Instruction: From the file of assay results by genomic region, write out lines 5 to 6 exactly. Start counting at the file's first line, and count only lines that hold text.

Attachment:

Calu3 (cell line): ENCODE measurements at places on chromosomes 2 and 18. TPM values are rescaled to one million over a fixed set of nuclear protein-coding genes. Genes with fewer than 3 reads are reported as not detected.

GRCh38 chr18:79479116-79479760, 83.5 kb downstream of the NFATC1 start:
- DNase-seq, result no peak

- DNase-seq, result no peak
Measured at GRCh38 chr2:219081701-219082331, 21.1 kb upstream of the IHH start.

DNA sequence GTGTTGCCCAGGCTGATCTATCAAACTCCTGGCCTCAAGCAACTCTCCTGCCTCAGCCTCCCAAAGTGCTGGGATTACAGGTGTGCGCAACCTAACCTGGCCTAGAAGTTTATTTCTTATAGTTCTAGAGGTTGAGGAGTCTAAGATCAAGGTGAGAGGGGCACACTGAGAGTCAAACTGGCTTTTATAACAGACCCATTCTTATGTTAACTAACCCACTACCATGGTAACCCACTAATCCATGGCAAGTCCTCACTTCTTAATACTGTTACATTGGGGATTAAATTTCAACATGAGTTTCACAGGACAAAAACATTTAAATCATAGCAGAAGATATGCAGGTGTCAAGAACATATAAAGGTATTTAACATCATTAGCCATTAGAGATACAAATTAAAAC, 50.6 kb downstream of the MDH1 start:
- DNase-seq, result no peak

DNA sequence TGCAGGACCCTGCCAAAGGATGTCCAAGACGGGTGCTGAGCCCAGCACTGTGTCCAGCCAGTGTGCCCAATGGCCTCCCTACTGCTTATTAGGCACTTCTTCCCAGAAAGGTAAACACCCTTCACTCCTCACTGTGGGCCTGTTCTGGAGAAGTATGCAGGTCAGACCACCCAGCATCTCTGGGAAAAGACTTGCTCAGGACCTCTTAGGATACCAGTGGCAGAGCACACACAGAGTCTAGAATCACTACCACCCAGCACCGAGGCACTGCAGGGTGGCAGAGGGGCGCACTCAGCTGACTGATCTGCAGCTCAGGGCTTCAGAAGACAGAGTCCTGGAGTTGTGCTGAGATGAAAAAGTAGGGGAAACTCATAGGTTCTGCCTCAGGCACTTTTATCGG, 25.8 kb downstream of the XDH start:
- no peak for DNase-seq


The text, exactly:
Measured at GRCh38 chr2:219081701-219082331, 21.1 kb upstream of the IHH start.

DNA sequence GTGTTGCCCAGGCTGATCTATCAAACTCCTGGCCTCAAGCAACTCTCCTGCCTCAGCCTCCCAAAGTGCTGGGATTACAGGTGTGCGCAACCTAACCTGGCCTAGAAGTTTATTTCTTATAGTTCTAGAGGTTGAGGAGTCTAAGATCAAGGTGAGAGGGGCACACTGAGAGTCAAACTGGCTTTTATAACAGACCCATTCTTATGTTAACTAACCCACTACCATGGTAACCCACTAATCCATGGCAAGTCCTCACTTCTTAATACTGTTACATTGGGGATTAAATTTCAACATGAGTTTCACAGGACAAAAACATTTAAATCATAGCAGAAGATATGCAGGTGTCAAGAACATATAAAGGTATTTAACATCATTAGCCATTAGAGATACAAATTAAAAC, 50.6 kb downstream of the MDH1 start: